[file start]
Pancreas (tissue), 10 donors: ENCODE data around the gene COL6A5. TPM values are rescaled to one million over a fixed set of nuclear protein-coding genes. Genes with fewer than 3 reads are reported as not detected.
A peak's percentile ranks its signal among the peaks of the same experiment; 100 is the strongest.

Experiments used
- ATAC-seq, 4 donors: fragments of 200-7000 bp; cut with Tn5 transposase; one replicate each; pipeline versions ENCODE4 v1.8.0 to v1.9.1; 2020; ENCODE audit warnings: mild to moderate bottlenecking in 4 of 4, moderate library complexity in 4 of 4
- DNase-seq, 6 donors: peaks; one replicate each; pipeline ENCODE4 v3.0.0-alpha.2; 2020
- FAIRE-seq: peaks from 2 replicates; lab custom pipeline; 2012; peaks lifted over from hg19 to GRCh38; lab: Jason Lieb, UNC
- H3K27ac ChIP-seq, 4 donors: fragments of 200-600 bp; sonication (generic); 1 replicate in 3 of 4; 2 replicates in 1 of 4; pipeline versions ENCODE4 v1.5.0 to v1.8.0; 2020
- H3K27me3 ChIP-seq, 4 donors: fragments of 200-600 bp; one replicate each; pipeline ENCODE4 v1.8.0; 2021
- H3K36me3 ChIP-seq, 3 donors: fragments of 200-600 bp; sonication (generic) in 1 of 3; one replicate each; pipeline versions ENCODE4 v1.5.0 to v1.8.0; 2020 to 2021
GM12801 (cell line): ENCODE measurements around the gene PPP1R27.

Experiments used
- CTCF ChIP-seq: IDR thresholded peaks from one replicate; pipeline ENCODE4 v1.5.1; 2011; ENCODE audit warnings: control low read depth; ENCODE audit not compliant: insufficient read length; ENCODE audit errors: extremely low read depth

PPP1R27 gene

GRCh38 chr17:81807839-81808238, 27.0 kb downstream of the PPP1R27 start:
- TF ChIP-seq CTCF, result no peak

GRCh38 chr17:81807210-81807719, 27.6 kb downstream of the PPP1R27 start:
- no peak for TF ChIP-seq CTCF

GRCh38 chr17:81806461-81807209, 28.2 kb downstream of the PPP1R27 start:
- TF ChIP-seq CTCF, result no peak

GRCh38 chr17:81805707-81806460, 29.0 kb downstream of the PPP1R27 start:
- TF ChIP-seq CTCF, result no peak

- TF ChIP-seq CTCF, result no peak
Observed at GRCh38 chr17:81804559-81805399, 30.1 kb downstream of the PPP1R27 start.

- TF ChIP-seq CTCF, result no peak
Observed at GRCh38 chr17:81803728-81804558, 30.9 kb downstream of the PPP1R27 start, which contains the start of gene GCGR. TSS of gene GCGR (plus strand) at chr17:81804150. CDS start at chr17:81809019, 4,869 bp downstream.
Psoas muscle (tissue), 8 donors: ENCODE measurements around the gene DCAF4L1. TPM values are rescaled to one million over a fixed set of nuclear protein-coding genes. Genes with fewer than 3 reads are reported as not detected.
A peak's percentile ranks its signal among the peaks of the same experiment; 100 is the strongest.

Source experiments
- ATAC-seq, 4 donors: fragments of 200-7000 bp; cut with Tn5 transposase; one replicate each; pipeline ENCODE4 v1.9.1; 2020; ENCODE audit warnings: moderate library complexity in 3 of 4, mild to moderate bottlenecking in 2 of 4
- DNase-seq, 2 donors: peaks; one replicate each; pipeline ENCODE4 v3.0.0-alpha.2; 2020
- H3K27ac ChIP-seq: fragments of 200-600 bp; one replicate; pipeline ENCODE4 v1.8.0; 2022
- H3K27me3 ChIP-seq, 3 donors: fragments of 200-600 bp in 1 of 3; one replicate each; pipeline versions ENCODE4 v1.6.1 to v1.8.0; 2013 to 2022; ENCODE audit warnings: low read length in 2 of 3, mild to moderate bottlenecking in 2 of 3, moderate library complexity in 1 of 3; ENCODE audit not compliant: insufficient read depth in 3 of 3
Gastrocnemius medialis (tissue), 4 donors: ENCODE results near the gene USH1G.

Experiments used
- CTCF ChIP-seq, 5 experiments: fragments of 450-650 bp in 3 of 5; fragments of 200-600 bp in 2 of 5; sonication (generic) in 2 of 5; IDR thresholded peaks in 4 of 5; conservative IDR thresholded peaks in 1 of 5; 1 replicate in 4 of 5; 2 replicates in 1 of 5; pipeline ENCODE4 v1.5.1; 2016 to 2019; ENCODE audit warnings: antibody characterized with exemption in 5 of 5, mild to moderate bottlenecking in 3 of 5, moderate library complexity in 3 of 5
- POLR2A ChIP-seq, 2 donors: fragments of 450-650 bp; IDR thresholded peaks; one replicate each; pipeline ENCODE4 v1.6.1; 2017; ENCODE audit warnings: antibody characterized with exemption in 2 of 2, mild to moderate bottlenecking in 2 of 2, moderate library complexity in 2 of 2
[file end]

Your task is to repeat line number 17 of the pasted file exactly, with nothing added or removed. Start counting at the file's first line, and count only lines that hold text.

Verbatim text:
- no peak for TF ChIP-seq CTCF